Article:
A terrifying story of a young girl who wakes up in a casket with a traumatic head injury and no memory of her identity. She quickly realizes she was abducted by a Deranged Serial Murderer ...
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"ChromeSkull" is the sequel to the 2009 horror hit "Laid to Rest." It brings back ChromeSkull, who barely escaped death in the first movie and is hell-bent on continuing where he left off..... See full summary »
Brian Austin Green,
A search and recovery team heads into the haunted swamp to pick up the pieces, and Marybeth learns the secret to ending the voodoo curse that has left Victor Crowley haunting and terrorizing Honey Island Swamp for decades.
A group of young horror fans go searching for a film that mysteriously vanished years ago but instead find that the demented killer from the movie is real, and he's thrilled to meet fans who will die gruesomely for his art.
A group of delinquents are sent to clean the Blackwell Hotel. Little do they know reclusive psychopath Jacob Goodnight has holed away in the rotting hotel. When one of the teens is captured, those who remain - a group that includes the cop who put a bullet in Goodnight's head four years ago - band together to survive against the brutal killer.
Michael J. Pagan
A terrifying story of a young girl who wakes up in a casket with a traumatic head injury and no memory of her identity. She quickly realizes she was abducted by a Deranged Serial Murderer and in an isolated rural town she must survive the night and outsmart the technologically inclined killer who is hellbent on finishing what he started.Written by
At 54 minutes into the film the survivors retrieve the cellphone that belongs to the killer. They try to call 911 but can't because the phone is locked and password protected. All cellphones even if locked can still call out to 911. It is the only feature that remains unlocked. See more »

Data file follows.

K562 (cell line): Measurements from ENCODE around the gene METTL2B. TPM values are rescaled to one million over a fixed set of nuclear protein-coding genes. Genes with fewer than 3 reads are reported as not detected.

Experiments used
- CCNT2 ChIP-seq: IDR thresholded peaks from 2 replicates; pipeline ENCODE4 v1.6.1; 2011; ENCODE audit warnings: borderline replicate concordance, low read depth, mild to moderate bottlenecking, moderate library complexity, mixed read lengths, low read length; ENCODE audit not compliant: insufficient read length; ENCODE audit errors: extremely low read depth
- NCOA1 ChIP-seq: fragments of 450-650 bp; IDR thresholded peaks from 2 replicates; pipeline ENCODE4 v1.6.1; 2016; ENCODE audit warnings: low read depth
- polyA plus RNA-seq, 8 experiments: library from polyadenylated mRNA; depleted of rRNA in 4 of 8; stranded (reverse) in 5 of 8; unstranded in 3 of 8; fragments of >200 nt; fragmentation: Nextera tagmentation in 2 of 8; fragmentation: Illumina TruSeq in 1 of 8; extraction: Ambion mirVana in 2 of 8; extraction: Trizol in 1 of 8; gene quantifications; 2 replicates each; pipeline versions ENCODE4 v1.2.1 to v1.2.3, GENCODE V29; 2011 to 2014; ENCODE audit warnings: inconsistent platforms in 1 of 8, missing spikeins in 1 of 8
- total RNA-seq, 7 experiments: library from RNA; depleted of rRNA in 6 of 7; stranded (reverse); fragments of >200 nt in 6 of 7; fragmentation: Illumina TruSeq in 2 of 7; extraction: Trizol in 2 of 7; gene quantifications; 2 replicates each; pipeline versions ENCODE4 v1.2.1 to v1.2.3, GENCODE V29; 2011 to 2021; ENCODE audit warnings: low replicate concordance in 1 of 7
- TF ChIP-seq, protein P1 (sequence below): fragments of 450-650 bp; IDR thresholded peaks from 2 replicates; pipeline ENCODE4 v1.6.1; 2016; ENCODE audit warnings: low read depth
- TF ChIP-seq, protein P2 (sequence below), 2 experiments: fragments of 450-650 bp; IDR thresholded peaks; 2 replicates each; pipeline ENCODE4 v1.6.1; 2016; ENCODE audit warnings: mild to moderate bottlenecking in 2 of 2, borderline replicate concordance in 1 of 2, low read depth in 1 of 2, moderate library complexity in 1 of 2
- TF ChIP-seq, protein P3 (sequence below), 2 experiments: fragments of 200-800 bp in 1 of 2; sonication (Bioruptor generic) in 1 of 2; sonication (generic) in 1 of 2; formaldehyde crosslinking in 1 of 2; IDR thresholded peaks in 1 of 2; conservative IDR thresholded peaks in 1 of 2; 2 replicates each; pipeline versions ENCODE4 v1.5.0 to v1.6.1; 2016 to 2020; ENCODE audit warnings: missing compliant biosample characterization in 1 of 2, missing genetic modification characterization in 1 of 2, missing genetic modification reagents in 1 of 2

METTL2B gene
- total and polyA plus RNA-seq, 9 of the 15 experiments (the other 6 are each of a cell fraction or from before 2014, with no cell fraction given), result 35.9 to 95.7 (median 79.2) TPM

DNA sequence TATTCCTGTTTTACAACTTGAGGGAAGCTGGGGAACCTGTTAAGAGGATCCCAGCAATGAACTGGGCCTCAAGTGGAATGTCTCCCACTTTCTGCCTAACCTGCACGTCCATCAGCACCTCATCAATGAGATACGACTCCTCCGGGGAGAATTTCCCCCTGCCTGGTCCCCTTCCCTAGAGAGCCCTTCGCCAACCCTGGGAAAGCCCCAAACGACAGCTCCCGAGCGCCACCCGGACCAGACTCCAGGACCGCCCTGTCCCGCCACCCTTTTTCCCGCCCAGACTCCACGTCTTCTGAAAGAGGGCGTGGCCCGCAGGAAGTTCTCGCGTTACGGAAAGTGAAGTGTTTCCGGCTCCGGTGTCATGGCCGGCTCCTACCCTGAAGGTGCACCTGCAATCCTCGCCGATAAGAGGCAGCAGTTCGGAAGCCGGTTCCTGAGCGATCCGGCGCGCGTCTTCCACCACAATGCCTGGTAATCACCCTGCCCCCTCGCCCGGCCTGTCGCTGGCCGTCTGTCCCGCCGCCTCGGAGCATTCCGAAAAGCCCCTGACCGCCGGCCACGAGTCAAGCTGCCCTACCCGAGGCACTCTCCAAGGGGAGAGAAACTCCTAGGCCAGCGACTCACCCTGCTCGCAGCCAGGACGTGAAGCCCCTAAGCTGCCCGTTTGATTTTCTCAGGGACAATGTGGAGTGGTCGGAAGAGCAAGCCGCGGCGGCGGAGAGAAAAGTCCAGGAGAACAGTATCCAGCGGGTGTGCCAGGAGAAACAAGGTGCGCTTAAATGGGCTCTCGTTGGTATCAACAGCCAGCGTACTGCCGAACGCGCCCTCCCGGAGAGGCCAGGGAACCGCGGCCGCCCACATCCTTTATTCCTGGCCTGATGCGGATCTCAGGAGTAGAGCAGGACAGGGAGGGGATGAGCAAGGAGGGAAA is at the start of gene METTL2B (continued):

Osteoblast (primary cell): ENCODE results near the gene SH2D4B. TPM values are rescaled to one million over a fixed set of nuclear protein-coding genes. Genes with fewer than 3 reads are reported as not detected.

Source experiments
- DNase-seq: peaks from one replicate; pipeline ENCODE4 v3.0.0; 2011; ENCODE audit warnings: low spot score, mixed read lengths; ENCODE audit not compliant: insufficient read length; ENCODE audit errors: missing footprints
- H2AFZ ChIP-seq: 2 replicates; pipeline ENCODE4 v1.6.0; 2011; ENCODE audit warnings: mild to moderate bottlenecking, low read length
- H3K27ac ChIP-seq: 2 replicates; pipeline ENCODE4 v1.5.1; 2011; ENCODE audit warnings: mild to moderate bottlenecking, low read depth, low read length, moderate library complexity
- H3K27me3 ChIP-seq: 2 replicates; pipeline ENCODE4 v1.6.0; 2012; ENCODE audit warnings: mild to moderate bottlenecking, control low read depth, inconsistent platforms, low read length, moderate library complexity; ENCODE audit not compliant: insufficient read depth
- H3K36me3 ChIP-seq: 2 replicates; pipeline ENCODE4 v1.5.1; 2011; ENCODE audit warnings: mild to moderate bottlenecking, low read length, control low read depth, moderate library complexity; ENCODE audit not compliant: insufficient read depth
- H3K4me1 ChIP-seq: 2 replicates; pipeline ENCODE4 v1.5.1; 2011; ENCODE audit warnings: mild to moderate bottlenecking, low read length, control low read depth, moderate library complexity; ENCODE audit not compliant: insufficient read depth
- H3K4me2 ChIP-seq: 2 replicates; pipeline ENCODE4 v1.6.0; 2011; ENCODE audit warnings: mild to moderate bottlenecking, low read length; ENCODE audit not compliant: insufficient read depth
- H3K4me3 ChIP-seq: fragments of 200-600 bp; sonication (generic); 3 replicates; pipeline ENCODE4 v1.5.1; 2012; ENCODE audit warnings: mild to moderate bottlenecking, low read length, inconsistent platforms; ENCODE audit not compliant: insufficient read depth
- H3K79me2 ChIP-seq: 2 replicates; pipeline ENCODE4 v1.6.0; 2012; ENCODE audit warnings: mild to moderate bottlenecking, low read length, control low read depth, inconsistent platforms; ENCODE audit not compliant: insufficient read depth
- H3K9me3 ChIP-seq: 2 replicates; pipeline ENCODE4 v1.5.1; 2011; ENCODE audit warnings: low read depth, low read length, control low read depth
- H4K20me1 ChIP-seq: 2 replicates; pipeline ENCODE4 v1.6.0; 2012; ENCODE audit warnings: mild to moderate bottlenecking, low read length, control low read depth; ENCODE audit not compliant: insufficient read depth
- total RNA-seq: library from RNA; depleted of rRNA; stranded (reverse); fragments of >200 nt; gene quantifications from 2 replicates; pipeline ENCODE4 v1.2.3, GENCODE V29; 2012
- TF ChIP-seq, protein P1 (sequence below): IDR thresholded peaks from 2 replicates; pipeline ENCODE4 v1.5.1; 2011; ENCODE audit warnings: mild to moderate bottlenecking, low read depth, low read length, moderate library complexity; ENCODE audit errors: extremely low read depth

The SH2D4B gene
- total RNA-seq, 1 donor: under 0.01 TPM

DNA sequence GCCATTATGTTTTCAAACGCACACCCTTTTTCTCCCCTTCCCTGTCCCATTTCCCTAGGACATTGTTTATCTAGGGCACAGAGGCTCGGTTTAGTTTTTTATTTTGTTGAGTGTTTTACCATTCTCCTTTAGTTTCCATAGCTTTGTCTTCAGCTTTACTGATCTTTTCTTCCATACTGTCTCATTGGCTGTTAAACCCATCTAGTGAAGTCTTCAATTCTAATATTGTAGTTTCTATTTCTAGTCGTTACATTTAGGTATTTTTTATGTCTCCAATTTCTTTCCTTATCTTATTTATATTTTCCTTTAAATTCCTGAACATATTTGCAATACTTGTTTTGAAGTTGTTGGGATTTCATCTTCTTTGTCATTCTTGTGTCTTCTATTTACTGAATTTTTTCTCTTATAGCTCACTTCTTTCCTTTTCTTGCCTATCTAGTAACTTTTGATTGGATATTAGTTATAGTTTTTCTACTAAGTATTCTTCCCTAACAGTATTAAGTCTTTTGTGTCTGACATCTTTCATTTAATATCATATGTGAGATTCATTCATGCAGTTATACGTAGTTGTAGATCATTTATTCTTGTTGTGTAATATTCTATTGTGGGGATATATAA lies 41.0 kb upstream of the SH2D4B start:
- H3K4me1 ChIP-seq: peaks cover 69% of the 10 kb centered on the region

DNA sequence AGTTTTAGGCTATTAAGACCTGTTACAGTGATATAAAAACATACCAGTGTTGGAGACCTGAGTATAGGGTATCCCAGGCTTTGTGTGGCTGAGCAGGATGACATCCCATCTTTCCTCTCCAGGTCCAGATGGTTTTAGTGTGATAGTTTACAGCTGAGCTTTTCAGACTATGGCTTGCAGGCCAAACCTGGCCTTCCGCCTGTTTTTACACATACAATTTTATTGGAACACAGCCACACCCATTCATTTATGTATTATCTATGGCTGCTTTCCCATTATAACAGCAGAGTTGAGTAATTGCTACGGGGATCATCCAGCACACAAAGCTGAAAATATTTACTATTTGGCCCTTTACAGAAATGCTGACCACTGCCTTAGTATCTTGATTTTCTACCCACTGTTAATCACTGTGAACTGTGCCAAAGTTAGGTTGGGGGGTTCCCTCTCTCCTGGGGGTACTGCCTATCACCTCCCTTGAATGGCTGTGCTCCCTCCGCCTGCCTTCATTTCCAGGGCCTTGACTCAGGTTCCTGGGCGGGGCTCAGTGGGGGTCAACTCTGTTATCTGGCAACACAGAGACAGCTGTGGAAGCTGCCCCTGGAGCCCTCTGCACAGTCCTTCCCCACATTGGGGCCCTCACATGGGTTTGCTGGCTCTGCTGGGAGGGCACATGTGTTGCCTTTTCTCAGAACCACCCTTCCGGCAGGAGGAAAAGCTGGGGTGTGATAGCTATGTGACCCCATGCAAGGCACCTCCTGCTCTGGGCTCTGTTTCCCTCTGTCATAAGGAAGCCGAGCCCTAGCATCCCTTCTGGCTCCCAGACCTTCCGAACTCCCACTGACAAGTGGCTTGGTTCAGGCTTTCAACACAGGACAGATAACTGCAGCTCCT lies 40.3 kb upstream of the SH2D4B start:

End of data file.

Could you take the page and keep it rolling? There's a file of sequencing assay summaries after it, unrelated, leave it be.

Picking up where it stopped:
My first reaction to the first few minutes of Laid to Rest was that it was a cheap, no-budget horror film typical of the direct-to-video nonsense that you so often see populating the new release wall at the video store. Well, that I remember seeing on the new release wall at the video store, anyway. It's been a couple yeas since I've lived in the states and even longer since Netflix left me with any reason to ever visit a video store, but back in 2004 or so I used to have that monthly no-limit rental service at both Blockbuster and Hollywood Video and for a brief period I tried to keep up with ALL of the new movies, which included this horizonless stream of train wrecks that seemed to come out of nowhere.
And in many ways, that's what Laid to Rest is, but in some interesting other ways, it's not. Yeah it's true that the story is a prime example of mind-numbing pointlessness, but it would be a mistake to relegate the thing to the dark world of bottom shelf obscurity. Sort of. You see, there's not a scrap of originality or significance to the movie, but it is a perfect example of something bigger that is happening around us in the movie world at large.
80 years ago, movie-going audiences would have been shocked out of their chairs to see a man and a woman kiss on screen. Hell, 50 years ago they were still pretty uncomfortable with it. 10 years ago, even the most brutally violent horror movies more often than not showed the KILLER during the kill scenes, as movie blood sprayed all over them. Then Scream came along (by the way, true story – just this second I mis-typed "Scream" and it accidentally came out "Scarem." Interesting.) and we saw the hugely famous Drew Barrymore get stabbed in the chest in the opening scene. No cutaway or anything, remember that? The movie briefly goes into slow motion and audiences the world over were shocked that we were actually looking at this knife going into this girl's chest. I'd been watching scary movies for years by that point and even I was pretty amazed. Strangely, to this day it is still a scene that makes me a little uncomfortable.